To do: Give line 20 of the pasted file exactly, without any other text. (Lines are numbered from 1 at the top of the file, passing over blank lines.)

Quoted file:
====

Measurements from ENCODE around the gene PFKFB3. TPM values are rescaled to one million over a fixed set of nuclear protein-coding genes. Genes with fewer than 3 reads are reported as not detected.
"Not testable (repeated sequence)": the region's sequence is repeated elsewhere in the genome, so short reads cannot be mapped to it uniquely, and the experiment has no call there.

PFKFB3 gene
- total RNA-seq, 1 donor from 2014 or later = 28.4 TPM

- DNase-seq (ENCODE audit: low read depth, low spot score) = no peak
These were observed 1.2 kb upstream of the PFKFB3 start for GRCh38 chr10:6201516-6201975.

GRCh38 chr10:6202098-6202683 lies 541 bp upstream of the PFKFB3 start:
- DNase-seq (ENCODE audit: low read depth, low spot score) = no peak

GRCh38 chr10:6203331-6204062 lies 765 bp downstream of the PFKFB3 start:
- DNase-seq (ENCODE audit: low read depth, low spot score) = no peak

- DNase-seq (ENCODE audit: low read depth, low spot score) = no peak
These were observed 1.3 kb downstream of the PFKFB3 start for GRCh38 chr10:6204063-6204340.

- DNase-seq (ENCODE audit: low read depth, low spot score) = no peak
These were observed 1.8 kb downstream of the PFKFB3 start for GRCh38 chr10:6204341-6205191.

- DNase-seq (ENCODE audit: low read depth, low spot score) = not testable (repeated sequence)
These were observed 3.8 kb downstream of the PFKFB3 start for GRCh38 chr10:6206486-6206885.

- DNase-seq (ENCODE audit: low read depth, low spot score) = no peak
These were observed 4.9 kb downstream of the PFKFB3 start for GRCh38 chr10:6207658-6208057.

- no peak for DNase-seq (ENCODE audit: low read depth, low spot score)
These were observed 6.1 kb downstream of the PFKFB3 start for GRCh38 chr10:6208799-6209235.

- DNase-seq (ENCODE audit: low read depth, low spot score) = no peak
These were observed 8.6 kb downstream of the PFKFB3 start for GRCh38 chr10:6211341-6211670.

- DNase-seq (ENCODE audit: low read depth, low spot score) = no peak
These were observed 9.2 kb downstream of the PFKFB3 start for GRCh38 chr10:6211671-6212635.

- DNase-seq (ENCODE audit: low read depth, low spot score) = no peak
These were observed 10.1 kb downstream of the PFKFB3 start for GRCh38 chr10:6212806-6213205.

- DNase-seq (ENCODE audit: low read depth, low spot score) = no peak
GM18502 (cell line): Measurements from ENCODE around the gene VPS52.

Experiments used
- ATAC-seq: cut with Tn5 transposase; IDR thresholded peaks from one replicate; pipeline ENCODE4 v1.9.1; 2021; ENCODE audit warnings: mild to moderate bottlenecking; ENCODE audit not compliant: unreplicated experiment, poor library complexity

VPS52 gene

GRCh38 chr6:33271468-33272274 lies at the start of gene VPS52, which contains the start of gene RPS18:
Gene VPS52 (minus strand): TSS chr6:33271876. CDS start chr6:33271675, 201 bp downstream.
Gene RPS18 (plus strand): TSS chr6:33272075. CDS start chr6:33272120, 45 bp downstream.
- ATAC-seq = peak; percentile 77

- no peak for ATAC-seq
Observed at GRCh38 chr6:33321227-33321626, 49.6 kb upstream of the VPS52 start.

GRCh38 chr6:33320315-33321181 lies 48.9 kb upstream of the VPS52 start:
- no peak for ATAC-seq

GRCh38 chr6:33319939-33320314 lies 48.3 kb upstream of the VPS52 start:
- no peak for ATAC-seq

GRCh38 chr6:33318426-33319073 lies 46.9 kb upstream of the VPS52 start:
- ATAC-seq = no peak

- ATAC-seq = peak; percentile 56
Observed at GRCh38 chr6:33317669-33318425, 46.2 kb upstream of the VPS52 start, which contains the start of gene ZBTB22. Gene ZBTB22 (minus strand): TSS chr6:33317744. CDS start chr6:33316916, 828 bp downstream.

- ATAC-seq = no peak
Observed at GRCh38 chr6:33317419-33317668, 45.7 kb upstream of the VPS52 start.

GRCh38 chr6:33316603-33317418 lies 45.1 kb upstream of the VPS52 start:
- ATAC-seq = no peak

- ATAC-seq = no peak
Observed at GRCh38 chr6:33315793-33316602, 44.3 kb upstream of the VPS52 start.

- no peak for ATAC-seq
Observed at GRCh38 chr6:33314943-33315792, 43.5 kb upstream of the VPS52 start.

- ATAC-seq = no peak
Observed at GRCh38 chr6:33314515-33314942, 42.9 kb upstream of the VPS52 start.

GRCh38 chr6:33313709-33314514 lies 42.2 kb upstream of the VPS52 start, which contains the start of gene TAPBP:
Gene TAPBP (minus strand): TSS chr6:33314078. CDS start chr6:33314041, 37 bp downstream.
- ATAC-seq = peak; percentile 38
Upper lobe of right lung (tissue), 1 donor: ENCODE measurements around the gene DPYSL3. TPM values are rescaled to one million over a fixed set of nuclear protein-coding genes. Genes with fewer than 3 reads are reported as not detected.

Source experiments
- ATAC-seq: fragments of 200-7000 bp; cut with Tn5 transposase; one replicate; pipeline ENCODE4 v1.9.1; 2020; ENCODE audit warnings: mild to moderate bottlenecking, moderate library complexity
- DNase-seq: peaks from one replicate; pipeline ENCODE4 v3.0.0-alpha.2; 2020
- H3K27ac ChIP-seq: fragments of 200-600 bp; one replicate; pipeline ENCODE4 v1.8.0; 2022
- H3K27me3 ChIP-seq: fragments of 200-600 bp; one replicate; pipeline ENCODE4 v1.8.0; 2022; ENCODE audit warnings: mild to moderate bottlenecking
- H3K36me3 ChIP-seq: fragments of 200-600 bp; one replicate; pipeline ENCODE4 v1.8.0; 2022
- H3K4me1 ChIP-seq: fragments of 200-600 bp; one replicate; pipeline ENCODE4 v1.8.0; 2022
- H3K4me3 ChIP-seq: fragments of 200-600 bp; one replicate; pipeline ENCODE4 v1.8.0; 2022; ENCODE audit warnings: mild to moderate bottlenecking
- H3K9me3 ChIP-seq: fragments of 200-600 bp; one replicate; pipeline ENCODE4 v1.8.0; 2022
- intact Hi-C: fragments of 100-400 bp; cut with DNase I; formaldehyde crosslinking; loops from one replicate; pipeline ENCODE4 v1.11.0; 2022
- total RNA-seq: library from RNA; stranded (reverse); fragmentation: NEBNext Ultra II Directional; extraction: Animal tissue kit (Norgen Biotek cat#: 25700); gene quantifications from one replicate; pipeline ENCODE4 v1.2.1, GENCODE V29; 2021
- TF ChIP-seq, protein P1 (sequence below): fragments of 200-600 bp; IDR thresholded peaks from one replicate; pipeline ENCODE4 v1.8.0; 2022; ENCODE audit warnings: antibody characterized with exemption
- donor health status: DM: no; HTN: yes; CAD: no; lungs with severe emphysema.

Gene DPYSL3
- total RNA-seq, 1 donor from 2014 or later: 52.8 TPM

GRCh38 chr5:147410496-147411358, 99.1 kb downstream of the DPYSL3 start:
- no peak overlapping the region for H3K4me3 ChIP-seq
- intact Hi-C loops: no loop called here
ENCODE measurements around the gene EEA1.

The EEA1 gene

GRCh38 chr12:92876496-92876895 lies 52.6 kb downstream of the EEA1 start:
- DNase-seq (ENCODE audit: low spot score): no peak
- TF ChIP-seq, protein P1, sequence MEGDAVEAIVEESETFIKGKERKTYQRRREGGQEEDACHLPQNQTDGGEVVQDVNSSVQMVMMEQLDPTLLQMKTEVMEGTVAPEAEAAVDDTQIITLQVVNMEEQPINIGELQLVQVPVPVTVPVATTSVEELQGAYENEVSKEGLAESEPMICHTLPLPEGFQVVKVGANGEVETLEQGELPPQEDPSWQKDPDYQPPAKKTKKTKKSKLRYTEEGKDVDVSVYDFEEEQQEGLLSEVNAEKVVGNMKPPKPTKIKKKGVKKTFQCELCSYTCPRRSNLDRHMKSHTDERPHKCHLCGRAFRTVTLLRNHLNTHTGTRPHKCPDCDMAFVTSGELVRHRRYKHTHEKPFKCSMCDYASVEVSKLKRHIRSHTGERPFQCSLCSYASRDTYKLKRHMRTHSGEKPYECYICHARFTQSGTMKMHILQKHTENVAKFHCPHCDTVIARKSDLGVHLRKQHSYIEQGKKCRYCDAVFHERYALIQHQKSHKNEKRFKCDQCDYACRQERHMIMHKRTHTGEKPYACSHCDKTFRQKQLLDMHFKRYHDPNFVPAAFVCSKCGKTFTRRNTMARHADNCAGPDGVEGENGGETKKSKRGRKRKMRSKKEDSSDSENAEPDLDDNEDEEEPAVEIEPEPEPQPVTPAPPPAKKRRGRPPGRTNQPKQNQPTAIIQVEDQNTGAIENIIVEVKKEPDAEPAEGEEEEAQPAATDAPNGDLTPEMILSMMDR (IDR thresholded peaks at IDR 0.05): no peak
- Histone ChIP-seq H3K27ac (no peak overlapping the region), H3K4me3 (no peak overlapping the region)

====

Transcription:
These were observed 6.1 kb downstream of the PFKFB3 start for GRCh38 chr10:6208799-6209235.